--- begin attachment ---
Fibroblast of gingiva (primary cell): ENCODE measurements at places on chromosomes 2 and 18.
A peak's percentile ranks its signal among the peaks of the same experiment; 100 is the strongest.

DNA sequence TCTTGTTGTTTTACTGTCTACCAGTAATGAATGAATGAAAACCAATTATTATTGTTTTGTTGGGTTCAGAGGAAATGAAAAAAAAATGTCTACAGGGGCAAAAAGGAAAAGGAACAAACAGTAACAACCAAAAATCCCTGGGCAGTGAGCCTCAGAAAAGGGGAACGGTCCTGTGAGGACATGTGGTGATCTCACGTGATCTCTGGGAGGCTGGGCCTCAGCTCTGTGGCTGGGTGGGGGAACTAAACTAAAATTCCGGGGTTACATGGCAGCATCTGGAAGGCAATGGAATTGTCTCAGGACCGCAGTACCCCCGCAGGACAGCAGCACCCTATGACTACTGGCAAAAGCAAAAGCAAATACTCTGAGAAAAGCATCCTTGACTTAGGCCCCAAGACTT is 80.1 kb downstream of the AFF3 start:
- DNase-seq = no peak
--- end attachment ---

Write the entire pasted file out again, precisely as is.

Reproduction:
Fibroblast of gingiva (primary cell): ENCODE measurements at places on chromosomes 2 and 18.
A peak's percentile ranks its signal among the peaks of the same experiment; 100 is the strongest.

DNA sequence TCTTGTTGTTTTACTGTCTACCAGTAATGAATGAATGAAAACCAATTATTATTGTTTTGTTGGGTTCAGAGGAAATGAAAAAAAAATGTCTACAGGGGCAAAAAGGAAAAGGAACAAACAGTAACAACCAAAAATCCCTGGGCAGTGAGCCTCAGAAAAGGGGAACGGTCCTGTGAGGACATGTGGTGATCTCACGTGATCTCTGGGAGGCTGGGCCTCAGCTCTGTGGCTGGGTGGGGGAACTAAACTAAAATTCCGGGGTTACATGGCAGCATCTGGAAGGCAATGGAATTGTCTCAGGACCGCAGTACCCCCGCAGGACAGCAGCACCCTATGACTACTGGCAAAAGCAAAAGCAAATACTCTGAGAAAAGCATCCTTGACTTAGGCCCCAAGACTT is 80.1 kb downstream of the AFF3 start:
- DNase-seq = no peak